I am a new GH4 owner and in fact it is my first DSLR-type camera. In doing some test shoots, and getting to know my camera an how it works, I ran into some troubling issues with noise in low light. Now I know that the GH4 isn’t the best in low light, compared to a Canon 5D or Sony A7s, but I had seen some good low light footage so I know it should be possible given a fast lens and some care.
Here is a good example of a low light video:
Now, when I shot a quick low light test, it was horrendous:
Also, I neglected to check the audio levels at the time, so the audio is over-modulated. But let’s get back to the video….
What bothered me most about the image was the blue/purple color noise pretty much all over the image.
Now I was shooting with a slow lens, the Lumix 14-45 (2.8-3.5) at 1600 ISO. But the image should be better than that, right? And indeed it should.
I dug a little deeper and discovered the secret to the GH4 is in the Profile settings and black levels.
The ISO Noise Test:
In my test, I decided to record with the lens cap on, to get a pure black image and then adjust the ISO with various profile settings to see what happens.
After recording black at C4K and incrementing the ISO, I did a split screen in a 1920×1080 sequence in Autodesk Smoke and placed a resize 4K to 1080 on one side and a center cut image on the other. This means that the noise on the resized clip should be smaller and in the other you will see a 1 to 1 pixel cut of a 4K image in a 1080 sequence.
After that I added some text to explain each setting, and then added a Color Correct effect to boost the black levels and contrast a bit to make the noise that is present more visible.
I boosted the black levels and only the black levels via an offset control 200% and increased contrast 200%. I am a 25 year professional broadcast video editor and look at images for a living. So I confident that manipulation of the black values to look into the blacks of the image is perfectly acceptable and not altering the image at all. It is just allowing me to see what’s really there. Autodesk Smoke also processes it’s images in 16bit fp.
What these tests show is the native noise being produced by the camera at high ISO settings. Certain camera settings seem to produce this purple noise in the image that I was seeing in my low light test. This image is an 800% enlargement of the 4K original.
You can see the various tests in this playlist. iDynamic & iResolution were both off for all examples.
But let me highlight a few…
In searching the internet for best practices I ran across a post by RaiChu here…
Who goes to great lengths to explain his profile setup using a variation of Cine D.
RaiChu quotes is settings as,
“Overall, in my opinion this creates a more “organic, filmic” image to my eyes. ISO 3200 looks mighty clean with these settings, and ISO 6400 is still usable depending on your standards…”
His settings were Cine D [-5,-5,-5,-5,-5,+2] Shadows/Highlights 0/0 and Master Pedestal +15.
His settings were a disaster with this test. What I found overall was that boosting the Master Pedestal increased noise across all ISO settings. In RaiChu’s settings above, I found noise even at 200 ISO. [This image is an 800% enlargement of the 4K original.]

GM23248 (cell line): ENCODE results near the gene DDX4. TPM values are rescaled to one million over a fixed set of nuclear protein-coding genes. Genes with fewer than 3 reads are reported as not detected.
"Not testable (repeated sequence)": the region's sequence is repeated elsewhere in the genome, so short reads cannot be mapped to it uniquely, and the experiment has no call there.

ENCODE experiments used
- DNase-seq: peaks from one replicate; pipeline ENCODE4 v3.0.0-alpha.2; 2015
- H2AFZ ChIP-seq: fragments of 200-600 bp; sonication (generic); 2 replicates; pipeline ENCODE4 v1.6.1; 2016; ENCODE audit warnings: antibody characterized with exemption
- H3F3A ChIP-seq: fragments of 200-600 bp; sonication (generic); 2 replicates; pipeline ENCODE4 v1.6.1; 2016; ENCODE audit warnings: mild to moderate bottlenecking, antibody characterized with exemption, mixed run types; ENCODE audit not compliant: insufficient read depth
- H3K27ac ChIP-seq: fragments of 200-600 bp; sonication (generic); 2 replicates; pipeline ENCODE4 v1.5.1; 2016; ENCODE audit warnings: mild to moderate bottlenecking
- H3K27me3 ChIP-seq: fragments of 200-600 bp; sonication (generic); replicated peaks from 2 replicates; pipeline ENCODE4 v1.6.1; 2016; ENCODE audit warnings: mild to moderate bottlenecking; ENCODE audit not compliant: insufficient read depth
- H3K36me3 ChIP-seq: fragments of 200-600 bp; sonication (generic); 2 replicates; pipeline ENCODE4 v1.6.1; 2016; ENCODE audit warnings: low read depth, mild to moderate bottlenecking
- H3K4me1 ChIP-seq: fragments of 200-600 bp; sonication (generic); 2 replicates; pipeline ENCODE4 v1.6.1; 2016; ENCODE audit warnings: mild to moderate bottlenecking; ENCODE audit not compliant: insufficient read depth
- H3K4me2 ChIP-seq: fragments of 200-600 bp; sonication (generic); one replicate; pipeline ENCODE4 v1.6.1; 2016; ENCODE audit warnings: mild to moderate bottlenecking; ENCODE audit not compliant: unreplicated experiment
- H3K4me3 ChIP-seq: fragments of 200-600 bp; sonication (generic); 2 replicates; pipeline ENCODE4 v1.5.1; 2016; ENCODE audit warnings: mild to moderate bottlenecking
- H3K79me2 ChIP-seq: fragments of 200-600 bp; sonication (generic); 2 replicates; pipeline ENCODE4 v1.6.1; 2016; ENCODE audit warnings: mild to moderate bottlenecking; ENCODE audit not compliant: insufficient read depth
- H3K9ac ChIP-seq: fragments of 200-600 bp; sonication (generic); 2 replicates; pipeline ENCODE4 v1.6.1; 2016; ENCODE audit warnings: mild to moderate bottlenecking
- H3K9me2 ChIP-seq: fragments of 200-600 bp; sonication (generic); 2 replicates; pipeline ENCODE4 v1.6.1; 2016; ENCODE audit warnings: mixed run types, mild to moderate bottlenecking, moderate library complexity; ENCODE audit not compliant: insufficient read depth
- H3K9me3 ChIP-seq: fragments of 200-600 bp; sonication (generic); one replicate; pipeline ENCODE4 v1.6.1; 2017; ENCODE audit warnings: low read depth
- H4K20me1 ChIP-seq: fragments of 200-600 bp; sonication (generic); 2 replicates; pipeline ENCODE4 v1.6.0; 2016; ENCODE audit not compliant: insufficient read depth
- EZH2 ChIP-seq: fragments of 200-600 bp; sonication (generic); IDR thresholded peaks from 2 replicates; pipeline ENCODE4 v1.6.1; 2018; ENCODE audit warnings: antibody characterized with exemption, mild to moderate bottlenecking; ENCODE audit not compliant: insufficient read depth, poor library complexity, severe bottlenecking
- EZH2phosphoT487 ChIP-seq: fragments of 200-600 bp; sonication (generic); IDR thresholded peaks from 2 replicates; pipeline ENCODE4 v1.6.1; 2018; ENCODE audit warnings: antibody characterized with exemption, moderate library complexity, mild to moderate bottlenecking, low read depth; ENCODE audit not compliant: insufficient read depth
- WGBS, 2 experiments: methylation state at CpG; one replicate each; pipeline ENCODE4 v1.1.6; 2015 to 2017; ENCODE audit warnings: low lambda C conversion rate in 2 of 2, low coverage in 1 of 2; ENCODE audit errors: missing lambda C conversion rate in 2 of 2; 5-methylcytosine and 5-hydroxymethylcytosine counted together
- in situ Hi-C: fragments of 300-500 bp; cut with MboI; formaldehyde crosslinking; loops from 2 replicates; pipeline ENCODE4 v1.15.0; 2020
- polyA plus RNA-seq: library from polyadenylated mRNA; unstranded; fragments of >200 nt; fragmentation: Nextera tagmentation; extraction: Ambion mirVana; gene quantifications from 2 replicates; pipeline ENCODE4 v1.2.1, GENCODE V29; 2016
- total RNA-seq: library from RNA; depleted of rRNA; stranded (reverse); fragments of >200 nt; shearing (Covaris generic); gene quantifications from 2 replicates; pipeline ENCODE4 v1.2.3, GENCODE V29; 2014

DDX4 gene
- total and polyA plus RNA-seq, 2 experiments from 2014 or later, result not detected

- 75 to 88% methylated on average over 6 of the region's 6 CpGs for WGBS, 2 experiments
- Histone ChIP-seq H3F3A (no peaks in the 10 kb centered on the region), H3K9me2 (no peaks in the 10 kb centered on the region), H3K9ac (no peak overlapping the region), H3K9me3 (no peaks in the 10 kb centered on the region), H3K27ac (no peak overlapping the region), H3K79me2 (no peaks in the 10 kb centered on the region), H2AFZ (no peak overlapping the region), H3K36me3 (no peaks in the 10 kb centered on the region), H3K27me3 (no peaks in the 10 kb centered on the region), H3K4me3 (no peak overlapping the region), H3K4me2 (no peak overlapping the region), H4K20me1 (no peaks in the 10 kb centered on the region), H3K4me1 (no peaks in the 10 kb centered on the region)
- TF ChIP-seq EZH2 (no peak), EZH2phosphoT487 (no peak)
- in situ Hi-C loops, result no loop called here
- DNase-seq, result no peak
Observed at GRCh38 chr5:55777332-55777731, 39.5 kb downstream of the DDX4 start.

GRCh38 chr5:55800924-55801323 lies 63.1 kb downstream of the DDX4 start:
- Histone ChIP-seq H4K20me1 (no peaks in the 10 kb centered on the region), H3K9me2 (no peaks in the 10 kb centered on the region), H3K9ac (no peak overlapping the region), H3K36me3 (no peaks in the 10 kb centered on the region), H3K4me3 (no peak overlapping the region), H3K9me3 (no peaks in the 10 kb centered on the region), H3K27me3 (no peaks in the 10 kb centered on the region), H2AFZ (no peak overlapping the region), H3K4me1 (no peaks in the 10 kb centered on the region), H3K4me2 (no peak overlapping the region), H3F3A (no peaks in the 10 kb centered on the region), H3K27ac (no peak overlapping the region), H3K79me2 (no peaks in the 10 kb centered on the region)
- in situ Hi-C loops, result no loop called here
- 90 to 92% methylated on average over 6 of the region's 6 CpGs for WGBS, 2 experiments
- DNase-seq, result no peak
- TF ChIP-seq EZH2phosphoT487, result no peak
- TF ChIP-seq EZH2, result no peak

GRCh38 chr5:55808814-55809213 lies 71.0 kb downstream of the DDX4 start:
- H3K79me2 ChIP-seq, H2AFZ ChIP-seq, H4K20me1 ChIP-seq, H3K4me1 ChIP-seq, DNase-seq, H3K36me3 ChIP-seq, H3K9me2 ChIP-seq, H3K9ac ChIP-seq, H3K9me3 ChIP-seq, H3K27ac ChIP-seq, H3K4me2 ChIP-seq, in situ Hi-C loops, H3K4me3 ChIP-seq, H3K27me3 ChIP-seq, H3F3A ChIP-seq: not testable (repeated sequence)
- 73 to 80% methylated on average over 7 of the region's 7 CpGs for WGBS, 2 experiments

More at 1600 ISO
And tons more at 6400 ISO
In contrast using Cine D [-5,-5,-5,-5,0] Shadows/Highlights 0/0, and Master Pedestal 0, I found much less of an issue with noise.
200 ISO [This image is an 800% enlargement of the 4K original.]
and at 6400 ISO
You can still seem a few purple blocks of noise, but nothing compared to the amount introduced with the Master Pedestal set to +15.
Filmmaker James Miller, released a video showing his settings that seem to have people excited. And it too uses an increase in the master pedestal.
This video was shot at 800 and James says that that’s about the limit for the camera. Well, I would guess that it’s the limit for this profile choice as raising the master pedestal is disastrous over 800 ISO.
Other people are fond of creating am inverted S curve with the Shadows/Highlights. In fact, the popular grading software FilmConvert stated that for their purpose, users should create an inverted S curve with +5 Shadows and -5 Highlights to preserve dynamic range with the Cine D Profile.
But in my test, I find that increasing the Shadows at all in Shadows/Highlights will create more noise as you increase ISO.
Now granted, it’s not as much as raising the master pedestal, but it is there. Check out the 800% blow up images.
Again, not as much as master pedestal, but far more than Cine D [-5,-5,-5,-5,0] and Shadows/Highlights 0/0.
In my opinion I would recommend never adjusting the master pedestal unless you are trying to match levels with another camera. Even Panasonic doesn’t endorse it’s use in trying to achieve a LOG look to your video. I would also shy away from pushing the Shadows/Highlights too far. even at +2 there was some added noise, but definitely useable. It appears that the profiles used as default [0,0,0,0,0] or even [-5,-5,-5,-5,0] doesn’t seem to increase the noise floor at all, so those adjustments shouldn’t hurt the image quality.
By no means is this test conclusive as I am simply recording black and looking for native noise produced by the camera. Obviously shooting real images, with tones and textures will affect how the camera processes the image under the various profiles.
In my original example of the musician, I also had my Shadows/Highlights at +5/-5 which added to the noise. So know I know better.
For a while after reading some posts and hearing of a possible “bad sensor” I was concerned that I perhaps got a lemon. But I think I have convinced myself that it’s all about how the camera is set up.
Any comments are appreciated.